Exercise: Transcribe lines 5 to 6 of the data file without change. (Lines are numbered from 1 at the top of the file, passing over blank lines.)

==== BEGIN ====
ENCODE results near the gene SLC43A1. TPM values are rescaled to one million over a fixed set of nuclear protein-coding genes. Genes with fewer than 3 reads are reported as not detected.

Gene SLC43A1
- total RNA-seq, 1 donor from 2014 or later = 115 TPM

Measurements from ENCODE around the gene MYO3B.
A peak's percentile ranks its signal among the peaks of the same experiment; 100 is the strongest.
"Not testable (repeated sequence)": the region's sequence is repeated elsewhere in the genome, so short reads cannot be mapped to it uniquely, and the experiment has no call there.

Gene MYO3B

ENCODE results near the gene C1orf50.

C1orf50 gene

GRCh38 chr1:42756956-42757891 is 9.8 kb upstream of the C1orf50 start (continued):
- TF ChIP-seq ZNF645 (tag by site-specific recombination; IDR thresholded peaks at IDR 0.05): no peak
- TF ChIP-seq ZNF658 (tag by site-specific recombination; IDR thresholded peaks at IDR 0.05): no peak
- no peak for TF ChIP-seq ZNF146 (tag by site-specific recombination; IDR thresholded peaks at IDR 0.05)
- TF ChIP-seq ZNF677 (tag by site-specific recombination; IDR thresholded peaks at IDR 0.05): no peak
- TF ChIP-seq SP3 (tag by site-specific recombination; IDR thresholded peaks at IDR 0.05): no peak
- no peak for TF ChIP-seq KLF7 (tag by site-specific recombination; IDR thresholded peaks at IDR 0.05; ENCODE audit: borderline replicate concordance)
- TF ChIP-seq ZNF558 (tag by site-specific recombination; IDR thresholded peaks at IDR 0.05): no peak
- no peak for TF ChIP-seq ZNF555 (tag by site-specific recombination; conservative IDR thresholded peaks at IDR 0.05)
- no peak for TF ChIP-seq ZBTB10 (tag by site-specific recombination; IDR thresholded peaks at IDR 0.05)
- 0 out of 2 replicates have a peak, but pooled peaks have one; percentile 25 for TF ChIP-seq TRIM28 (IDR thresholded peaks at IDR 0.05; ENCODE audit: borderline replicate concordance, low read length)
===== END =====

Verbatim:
A peak's percentile ranks its signal among the peaks of the same experiment; 100 is the strongest.
"Not testable (repeated sequence)": the region's sequence is repeated elsewhere in the genome, so short reads cannot be mapped to it uniquely, and the experiment has no call there.